Avalara Taxrates > Blog > Sales Tax News > Minnesota Taxes Telephone Services - Avalara

Minnesota Taxes Telephone Services

  • Aug 20, 2013 | Gail Cole

 Charging a call to another number? Those charges are taxable in Minnesota.

Telecommunication services are now subject to sales tax in Minnesota, as are pay television services. These are newly taxable services that took effect on July 1, 2013.

As explained in a fact sheet issued by the Minnesota Department of Revenue, it doesn't matter who provides telecommunication and pay television services, and it doesn't matter how they're delivered (cable, direct satellite, donkey). They're subject to sales tax, plain and simple. Ancillary services associated with telecommunication services are also subject to sales tax, as is any equipment used directly in providing such services.

Telecommunications services

Taxable telecommunications services are what you think they are: "the electronic transmission, conveyance, or routing of voice, data, audio, video, or any other information or signals to a point, or between or among points." They include:

  • Air-to-ground radiotelephone service;
  • Local and long distance telephone service;
  • Mobile telecommunication service;
  • Prepaid and postpaid calling services;
  • Prepaid wireless calling service; and
  • Private communications services.

It's worth noting that 911 emergency telephone charges are not taxable. The same is true for charges to the Telephone Assistance Plan (TAP) and the Telecommunications Access Minnesota Fund (TAM).

How to tax a phone on the move

Phones today are often on the move, so it can be hard to determine how to source calls for taxability. Home lines are sourced at the home address, of course. Telecommunication services that are not billed on a call-by-call basis, mobile telecommunication services, and prepaid calling cards, etc, are sourced to the customer's "place of primary use." That's usually the residential street address.

If they're billed on a call-by-call basis, telecommunications services are billed as follows:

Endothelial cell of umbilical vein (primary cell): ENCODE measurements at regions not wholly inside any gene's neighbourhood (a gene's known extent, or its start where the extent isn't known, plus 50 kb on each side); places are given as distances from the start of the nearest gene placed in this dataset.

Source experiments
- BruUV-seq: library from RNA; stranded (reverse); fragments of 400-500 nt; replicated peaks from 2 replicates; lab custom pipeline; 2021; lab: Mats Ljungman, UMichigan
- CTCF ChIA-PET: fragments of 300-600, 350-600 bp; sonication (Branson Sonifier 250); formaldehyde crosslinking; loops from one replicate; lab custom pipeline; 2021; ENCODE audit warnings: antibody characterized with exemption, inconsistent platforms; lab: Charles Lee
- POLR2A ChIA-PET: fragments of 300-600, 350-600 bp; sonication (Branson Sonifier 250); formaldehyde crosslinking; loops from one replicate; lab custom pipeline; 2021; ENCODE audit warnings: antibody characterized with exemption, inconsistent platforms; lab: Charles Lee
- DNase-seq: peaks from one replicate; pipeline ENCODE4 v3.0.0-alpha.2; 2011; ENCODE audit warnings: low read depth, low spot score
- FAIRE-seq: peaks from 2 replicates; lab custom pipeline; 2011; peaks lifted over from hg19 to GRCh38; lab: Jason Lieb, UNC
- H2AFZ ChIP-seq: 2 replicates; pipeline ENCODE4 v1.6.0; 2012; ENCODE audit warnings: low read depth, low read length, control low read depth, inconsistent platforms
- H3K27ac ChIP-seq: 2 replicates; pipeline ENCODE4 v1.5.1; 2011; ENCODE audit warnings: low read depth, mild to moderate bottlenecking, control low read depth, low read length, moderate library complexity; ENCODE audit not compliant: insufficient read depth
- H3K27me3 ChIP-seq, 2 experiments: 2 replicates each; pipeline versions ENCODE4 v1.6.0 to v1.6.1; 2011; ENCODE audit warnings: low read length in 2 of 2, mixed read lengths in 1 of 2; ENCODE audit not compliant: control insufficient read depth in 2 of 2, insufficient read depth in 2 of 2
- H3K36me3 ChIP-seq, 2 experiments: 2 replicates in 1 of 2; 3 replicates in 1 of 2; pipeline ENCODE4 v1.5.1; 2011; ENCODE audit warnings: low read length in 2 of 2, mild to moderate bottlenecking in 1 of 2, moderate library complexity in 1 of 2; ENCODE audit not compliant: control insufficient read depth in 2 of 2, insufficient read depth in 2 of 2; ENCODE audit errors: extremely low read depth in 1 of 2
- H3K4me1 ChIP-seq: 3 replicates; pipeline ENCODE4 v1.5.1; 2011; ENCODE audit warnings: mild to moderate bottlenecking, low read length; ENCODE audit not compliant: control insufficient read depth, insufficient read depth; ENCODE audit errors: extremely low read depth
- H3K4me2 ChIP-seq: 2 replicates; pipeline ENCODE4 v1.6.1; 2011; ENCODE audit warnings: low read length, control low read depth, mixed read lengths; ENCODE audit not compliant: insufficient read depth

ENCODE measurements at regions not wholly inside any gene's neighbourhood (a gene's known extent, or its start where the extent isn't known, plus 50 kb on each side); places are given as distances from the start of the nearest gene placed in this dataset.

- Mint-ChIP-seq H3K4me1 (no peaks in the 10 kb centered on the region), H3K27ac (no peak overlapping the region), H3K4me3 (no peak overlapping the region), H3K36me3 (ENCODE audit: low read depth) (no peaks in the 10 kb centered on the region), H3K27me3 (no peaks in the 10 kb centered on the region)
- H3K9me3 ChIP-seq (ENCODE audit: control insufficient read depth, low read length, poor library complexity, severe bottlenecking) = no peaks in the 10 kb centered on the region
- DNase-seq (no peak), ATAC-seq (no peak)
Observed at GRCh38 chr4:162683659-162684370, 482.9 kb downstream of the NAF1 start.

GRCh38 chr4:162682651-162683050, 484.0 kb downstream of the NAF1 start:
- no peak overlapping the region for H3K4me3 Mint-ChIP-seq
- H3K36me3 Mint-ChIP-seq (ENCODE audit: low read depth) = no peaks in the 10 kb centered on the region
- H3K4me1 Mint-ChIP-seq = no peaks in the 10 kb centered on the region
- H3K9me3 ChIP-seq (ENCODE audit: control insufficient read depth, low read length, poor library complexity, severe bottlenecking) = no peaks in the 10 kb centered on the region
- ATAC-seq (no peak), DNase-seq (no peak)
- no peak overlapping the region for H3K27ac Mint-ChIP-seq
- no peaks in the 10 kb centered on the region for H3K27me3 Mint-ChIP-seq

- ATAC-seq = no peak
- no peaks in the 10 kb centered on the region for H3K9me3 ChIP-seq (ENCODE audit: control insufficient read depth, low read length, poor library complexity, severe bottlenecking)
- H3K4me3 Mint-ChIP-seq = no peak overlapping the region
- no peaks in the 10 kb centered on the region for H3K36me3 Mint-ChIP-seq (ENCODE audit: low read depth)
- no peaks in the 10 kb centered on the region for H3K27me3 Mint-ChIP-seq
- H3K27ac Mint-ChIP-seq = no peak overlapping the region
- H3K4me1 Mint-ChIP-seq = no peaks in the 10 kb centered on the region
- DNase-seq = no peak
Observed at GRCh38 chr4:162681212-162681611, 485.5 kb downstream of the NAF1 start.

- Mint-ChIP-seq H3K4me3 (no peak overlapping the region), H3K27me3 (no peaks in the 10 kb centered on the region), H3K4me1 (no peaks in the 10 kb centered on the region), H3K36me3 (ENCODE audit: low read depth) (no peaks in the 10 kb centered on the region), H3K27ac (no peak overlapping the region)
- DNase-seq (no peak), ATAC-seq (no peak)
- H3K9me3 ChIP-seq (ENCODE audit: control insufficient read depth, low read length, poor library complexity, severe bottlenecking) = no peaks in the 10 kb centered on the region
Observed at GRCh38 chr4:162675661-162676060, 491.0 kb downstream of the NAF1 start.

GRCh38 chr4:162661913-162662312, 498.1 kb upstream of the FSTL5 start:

• When the call originates and terminates in the same taxing jurisdiction, that jurisdiction's rate of sales tax applies.
  • When the call either originates or terminates at the customer's service address, the rate of sales tax at the service address applies.
  • When the call is paid for with a credit or debit card or is charged to a telephone number not involved with the call, the tax rate in the call's place of origin applies.

How to tax an additional service

Many extra telecommunication features are also subject to sales tax in Minnesota. These include, but are not limited to:

  • Call forwarding and waiting;
  • Caller ID and priority calling;
  • Connection and disconnection charges;
  • Voice mail and messaging.

Internet access

Internet access is not allowed to be taxed in Minnesota, therefore separately stated internet service charges provided through a telecommunications service are not subject to sales tax. Charges associated with telephone lines devoted solely to Internet access are also not taxable. Tax may apply if a line is used for both phone and Internet.

The department's fact sheet also explains how coin-operated telephones are taxed (they still exist?) and how calls made by guests of lodging establishments are taxed.

Machinery and equipment 

Any machinery and equipment associated with telecommunications services and pay television are subject to tax in Minnesota.

How does your business handle sales tax?

Get Free Tax Rate Tables

Minnesota State Rates

photo credit: Kat... via photopin cc

Sales tax rates, rules, and regulations change frequently. Although we hope you'll find this information helpful, this blog is for informational purposes only and does not provide legal or tax advice.
Gail Cole
Avalara Author
Gail Cole
Gail Cole
Avalara Author Gail Cole
Gail began researching and writing about sales tax in 2012 and has been fascinated with it ever since. She has a penchant for uncovering unusual tax facts, and endeavors to make complex sales tax laws more digestible for both experts and laypeople.